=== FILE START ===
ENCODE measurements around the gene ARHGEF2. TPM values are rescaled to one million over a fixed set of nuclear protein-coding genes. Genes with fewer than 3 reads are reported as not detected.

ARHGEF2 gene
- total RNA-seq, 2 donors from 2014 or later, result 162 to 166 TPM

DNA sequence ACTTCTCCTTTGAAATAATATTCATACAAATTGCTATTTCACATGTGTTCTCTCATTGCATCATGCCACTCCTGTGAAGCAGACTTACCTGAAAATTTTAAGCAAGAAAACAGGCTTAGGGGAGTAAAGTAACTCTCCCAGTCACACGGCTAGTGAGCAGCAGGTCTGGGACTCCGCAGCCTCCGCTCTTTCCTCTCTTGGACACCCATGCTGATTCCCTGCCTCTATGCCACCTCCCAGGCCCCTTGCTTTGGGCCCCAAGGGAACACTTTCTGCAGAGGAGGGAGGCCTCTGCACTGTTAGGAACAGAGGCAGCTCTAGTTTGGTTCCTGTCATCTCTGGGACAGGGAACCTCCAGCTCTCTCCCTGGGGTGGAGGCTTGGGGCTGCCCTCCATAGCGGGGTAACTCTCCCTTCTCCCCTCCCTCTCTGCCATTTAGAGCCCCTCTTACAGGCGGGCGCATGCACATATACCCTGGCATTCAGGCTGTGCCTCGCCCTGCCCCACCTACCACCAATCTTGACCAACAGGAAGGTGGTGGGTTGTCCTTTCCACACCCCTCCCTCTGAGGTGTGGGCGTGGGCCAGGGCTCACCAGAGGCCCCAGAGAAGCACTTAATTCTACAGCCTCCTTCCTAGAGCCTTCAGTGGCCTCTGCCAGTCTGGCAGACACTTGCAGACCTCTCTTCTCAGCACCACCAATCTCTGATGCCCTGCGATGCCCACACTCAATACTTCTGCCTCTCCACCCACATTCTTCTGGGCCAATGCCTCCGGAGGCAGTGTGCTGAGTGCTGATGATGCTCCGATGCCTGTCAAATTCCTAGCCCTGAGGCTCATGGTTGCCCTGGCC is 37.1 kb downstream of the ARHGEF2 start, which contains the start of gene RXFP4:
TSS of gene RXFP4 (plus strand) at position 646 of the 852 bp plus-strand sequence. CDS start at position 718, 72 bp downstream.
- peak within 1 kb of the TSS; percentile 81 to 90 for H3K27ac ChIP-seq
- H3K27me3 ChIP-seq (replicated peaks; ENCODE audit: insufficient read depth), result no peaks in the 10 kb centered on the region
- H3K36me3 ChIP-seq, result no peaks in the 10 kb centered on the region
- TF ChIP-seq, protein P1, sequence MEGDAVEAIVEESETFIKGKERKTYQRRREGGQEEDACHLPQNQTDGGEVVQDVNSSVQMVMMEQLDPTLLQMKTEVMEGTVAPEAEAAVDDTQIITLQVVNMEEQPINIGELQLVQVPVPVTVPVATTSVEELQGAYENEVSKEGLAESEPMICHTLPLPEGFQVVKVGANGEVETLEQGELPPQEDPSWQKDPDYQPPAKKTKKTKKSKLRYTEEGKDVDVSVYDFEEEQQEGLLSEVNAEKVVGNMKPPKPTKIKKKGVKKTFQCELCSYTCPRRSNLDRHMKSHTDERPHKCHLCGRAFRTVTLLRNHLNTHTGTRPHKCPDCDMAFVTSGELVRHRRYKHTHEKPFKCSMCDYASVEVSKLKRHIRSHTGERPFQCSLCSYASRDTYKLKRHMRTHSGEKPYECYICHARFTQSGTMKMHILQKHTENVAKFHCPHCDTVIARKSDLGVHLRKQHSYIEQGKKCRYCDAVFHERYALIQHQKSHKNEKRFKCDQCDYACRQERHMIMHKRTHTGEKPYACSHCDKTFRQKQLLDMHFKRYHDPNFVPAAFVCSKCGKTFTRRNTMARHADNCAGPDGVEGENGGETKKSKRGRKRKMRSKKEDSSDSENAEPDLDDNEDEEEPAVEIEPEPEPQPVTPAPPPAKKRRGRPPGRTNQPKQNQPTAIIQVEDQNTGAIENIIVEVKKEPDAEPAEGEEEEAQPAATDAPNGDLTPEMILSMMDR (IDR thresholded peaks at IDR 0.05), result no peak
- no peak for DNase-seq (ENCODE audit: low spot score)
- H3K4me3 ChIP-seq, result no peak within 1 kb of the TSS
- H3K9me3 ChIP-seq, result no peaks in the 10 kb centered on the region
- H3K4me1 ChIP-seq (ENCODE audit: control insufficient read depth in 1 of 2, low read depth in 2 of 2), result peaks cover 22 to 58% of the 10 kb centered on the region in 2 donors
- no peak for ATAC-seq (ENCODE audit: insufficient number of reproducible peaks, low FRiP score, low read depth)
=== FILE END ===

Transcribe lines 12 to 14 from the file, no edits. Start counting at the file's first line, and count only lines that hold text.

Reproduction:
- H3K9me3 ChIP-seq, result no peaks in the 10 kb centered on the region
- H3K4me1 ChIP-seq (ENCODE audit: control insufficient read depth in 1 of 2, low read depth in 2 of 2), result peaks cover 22 to 58% of the 10 kb centered on the region in 2 donors
- no peak for ATAC-seq (ENCODE audit: insufficient number of reproducible peaks, low FRiP score, low read depth)